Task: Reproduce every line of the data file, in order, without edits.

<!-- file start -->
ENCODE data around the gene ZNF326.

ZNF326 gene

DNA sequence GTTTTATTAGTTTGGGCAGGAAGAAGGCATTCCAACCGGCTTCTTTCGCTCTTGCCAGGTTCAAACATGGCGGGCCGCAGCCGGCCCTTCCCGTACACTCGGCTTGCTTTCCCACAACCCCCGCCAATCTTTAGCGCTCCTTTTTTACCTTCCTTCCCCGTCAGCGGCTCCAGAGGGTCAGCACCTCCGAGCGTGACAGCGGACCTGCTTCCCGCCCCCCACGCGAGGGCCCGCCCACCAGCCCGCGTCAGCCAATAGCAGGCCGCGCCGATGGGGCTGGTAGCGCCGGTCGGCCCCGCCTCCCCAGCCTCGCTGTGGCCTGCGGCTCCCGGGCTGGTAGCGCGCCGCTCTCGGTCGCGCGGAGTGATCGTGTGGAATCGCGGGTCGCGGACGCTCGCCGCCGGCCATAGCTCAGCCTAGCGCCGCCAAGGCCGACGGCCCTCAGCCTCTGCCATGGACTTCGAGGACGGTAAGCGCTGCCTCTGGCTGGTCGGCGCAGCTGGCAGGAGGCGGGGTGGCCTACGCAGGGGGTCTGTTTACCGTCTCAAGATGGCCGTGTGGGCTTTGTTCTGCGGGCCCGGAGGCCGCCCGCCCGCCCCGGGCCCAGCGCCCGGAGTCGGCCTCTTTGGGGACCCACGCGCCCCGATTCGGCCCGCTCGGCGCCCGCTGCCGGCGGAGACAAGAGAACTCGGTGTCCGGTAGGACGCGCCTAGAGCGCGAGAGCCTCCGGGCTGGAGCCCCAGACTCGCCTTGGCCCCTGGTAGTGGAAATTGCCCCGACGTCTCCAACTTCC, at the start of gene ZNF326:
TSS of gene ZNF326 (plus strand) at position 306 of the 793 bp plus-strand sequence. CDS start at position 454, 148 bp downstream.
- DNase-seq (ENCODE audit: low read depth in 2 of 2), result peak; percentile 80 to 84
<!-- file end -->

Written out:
ENCODE data around the gene ZNF326.

ZNF326 gene

DNA sequence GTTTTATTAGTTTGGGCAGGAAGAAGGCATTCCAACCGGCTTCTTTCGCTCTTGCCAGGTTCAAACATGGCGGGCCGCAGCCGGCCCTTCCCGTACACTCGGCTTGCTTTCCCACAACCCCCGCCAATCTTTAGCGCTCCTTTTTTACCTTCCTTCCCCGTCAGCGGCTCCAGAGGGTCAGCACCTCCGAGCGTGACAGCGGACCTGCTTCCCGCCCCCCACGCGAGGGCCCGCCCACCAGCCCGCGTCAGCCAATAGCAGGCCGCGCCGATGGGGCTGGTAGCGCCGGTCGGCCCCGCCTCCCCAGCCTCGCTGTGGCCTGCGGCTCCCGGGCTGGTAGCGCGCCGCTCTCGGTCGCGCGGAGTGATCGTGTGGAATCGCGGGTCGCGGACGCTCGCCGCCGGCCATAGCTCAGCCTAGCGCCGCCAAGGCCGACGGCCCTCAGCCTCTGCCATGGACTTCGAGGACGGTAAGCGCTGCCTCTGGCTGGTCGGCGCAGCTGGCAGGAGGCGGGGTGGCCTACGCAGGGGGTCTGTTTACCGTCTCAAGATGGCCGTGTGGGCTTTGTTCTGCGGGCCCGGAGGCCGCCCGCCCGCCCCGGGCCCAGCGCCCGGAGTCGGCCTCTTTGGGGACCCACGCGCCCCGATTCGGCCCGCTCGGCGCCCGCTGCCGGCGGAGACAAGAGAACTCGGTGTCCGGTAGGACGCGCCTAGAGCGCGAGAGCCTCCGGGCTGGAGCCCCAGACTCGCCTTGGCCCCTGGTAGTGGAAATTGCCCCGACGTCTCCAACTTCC, at the start of gene ZNF326:
TSS of gene ZNF326 (plus strand) at position 306 of the 793 bp plus-strand sequence. CDS start at position 454, 148 bp downstream.
- DNase-seq (ENCODE audit: low read depth in 2 of 2), result peak; percentile 80 to 84